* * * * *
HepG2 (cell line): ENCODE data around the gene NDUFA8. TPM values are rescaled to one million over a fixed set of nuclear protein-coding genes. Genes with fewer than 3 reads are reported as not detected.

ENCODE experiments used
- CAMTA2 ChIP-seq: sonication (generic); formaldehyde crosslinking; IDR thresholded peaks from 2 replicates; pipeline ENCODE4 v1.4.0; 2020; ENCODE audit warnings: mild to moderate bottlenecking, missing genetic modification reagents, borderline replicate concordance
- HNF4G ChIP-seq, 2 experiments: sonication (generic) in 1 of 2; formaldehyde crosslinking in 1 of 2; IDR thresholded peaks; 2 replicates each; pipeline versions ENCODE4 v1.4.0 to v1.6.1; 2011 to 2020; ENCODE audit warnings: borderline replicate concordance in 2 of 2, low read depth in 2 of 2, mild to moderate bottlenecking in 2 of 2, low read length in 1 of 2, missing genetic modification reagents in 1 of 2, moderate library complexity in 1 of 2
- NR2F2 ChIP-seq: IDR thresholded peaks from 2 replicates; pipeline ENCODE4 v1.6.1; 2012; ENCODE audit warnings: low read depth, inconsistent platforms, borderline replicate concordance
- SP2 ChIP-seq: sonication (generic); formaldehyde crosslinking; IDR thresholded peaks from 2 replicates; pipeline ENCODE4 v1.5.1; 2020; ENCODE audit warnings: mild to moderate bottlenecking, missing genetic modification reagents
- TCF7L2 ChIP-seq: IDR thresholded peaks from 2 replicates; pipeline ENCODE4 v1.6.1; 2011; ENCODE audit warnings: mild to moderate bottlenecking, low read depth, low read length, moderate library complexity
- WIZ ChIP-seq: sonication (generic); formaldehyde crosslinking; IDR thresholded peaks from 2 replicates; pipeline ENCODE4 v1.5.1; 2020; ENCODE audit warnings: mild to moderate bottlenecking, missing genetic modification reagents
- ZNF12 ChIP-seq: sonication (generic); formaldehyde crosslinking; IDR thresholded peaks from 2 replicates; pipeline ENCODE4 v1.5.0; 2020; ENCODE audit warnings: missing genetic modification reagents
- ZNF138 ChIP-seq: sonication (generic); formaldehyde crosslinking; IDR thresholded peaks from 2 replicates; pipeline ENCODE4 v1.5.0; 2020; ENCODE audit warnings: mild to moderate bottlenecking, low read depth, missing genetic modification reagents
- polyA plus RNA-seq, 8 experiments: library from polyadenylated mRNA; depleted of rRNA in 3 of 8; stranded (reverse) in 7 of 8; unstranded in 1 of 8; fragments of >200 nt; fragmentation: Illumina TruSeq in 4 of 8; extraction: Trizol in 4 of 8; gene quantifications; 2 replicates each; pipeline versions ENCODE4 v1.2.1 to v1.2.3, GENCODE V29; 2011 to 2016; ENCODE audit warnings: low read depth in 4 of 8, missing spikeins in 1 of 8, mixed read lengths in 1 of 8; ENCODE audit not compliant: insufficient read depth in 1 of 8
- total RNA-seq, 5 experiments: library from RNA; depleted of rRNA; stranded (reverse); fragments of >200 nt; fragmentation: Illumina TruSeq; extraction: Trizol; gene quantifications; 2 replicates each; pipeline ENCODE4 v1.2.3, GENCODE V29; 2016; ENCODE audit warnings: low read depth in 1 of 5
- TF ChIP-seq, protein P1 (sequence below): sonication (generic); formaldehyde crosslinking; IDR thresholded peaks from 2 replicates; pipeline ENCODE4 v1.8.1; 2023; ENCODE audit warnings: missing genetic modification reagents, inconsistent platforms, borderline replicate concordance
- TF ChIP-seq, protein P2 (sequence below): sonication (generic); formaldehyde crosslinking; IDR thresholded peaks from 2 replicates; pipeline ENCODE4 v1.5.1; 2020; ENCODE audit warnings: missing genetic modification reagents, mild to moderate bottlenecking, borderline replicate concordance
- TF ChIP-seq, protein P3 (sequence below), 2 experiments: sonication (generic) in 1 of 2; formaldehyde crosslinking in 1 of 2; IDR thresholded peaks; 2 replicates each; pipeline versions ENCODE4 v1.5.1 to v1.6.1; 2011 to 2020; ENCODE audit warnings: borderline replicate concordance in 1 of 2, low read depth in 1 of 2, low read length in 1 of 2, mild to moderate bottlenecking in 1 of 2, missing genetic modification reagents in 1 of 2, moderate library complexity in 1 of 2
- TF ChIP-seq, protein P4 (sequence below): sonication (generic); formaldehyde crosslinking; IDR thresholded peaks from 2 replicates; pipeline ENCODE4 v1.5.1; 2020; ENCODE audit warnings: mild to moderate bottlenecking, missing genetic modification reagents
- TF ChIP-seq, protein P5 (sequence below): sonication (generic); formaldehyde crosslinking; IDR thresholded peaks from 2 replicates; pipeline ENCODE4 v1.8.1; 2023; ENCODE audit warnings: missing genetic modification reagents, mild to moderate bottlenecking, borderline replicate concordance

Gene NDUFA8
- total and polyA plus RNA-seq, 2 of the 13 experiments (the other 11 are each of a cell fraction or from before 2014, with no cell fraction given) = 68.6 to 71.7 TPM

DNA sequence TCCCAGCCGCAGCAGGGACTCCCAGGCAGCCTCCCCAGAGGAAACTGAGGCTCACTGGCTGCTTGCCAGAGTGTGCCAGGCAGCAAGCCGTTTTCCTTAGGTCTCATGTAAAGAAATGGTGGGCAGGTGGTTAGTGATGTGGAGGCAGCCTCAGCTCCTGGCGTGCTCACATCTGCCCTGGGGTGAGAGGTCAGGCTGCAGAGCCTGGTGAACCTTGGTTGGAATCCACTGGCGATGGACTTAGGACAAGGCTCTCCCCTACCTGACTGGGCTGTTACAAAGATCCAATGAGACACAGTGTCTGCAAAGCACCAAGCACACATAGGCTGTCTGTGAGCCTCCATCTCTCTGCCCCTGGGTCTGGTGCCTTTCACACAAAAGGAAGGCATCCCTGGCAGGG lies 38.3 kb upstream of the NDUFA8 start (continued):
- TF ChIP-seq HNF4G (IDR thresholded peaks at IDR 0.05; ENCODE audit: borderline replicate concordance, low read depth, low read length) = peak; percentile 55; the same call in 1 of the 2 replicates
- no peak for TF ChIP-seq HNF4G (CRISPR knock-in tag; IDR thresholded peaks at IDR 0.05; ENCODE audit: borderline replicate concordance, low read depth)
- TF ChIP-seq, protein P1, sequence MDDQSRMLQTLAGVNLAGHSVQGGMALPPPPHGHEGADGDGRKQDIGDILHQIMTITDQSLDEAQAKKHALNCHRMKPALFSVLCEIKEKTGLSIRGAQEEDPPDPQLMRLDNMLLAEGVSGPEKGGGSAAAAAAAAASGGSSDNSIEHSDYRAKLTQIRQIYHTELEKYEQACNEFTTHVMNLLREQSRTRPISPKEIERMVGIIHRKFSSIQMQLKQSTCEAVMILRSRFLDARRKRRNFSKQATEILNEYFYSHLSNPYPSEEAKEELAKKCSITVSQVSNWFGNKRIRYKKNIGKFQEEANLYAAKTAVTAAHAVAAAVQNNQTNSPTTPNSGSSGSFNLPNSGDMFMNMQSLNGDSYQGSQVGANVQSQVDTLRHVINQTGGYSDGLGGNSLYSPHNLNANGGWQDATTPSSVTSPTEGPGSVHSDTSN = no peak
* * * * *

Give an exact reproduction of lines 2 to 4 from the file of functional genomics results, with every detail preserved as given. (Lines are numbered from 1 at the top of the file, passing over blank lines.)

ENCODE experiments used
- CAMTA2 ChIP-seq: sonication (generic); formaldehyde crosslinking; IDR thresholded peaks from 2 replicates; pipeline ENCODE4 v1.4.0; 2020; ENCODE audit warnings: mild to moderate bottlenecking, missing genetic modification reagents, borderline replicate concordance
- HNF4G ChIP-seq, 2 experiments: sonication (generic) in 1 of 2; formaldehyde crosslinking in 1 of 2; IDR thresholded peaks; 2 replicates each; pipeline versions ENCODE4 v1.4.0 to v1.6.1; 2011 to 2020; ENCODE audit warnings: borderline replicate concordance in 2 of 2, low read depth in 2 of 2, mild to moderate bottlenecking in 2 of 2, low read length in 1 of 2, missing genetic modification reagents in 1 of 2, moderate library complexity in 1 of 2